... desflurane is infrequently used to induce anesthesia via inhalation techniques. Though it vaporises very readily, it is a ... Anesthesia & Analgesia. San Francisco, CA: International Anesthesia Research Society. 111 (1): 92-98. doi:10.1213/ane. ... It has the most rapid onset and offset of the volatile anesthetic drugs used for general anesthesia due to its low solubility ... Sherman J, Le C, Lamers V, Eckelman M (May 2012). "Life Cycle Greenhouse Gas Emissions of Anesthetic Drugs". Anesthesia and ...
doi:10.1016/0378-3812(84)87009-0. Nagelhout, J.J. (2014). Pharmacokinetics of Inhalation Anesthetics. Nurse anesthesia (5th ed ... these are preferred because they lead to faster onset of anesthesia and faster emergence from anesthesia once application of ...
Wexler RE (1968). "Analgizer: Inhaler for supervised self-administration of inhalation anesthesia". Abbott Park, Illinois: ... 2009). "PENTHROX (methoxyflurane) Inhalation: Product Information" (PDF). Springvale, Victoria, Australia: Medical Developments ... Canadian Journal of Anesthesia. 17 (3): 275-8. doi:10.1007/BF03004607. PMID 5512851. Retrieved 2010-11-21. Packer KJ, Titel JH ... Pediatric Anesthesia. 17 (2): 148-53. doi:10.1111/j.1460-9592.2006.02037.x. PMID 17238886. Grindlay J, Babl FE (2009). " ...
It can be used to start or maintain anesthesia. Often another medication, however, is used to start anesthesia due to airway ... "Isoflurane (inhalation anaesthetic) - Summary of Product Characteristics (SPC) - (eMC)". www.medicines.org.uk. 11 January 2016 ... It is usually used to maintain a state of general anesthesia that has been induced with another drug, such as thiopentone or ... Apr 2007). "Anesthesia-Alzheimer disease link probed". JAMA. 297 (16): 1760. doi:10.1001/jama.297.16.1760. PMID 17456811. Seto ...
Until 1913, oral and maxillofacial surgery was performed by mask inhalation anesthesia, topical application of local ... Wawersik, Juergen (1991). "History of Anesthesia in Germany". Journal of Clinical Anesthesia. 3 (3): 235-44. doi:10.1016/0952- ... After World War I, further advances were made in the field of intratracheal anesthesia. Among these were those made by Sir Ivan ... 2000). Anesthesia, Volume 1 (5th ed.). Philadelphia: Churchill Livingstone. ISBN 978-0-443-07995-5. Retrieved 6 September 2010 ...
Palliative sedation Procedural sedation Twilight anesthesia Inhalation sedation Brown, TB.; Lovato, LM.; Parker, D. (Jan 2005 ... General Anesthesia - Unarousable even with painful stimulus. In the United Kingdom, deep sedation is considered to be a part of ... Inhalation sedation is also sometimes referred to as relative analgesia. Sedation is also used extensively in the intensive ... "Continuum of Depth of Sedation: Definition of general anesthesia and levels of sedation/analgesia" (pdf). American Society of ...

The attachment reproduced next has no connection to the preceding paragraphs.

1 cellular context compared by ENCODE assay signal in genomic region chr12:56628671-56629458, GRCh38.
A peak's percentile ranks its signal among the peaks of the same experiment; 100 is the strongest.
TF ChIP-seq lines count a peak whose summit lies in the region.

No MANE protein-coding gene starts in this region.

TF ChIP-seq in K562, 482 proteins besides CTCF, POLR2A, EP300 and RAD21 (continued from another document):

Until recently, his practice of using inhalation anesthesia dominated obstetrics. In 1849, Long announced his discovery in a ... In 1854, Long requested William Crosby Dawson, a U.S. Senator, to present his claims of ether anesthesia discovery to the ... 2017 Long, CW (1849). "An account of the first use of Sulphuric Ether by Inhalation as an Anaesthetic in Surgical Operations". ... He observed and participated in many surgeries and noted the effects of operating without anesthesia. Long transferred to the ...
Anesthesia masks are face masks that are designed to administer anesthetic gases to a patient through inhalation. Anesthesia ... Anesthesia masks fit over the mouth and nose and have a double hose system. One hose carries inhaled anesthetic gas to the mask ... Anesthesia masks have 4 point head strap harnesses to securely fit on the head to hold the mask in place as the anaesthesia ... Inner view of a military aviators mask showing face seal, facepiece and inhalation valves ...
"Anesthesia. XXI. Propyl methyl ether as an inhalation anesthetic in man", Anesthesiology, (1946), 7, 663-7. Merck Index, 11th ...
Its lack of airway irritation made it a common inhalation induction agent in pediatric anesthesia. Due to its cardiac ... It is used by inhalation. Side effects include an irregular heartbeat, decreased effort to breathe (respiratory depression), ... Hugh C. Hemmings; Philip M. Hopkins (2006). Foundations of Anesthesia: Basic Sciences for Clinical Practice. Elsevier Health ... excellent for inhalation induction, had largely replaced the use of halothane in children. Halothane sensitises the heart to ...
Inhalation anesthesia, Ed 2, New York, 1951, Macmillan Bhargava AK, Setlur R, Sreevastava D. (Jan 2004). "Correlation of ... Since general anesthesia first became widely used in late 1846, assessment of anesthetic depth was a problem. To determine the ... The end of ether anesthesia in the USA. In: Fink BR, Morris LE, Stephen CR, eds. Proceedings 3rd International Symposium on the ... In 1847, John Snow (1813-1858) and Francis Plomley attempted to describe various stages of general anesthesia, but Guedel in ...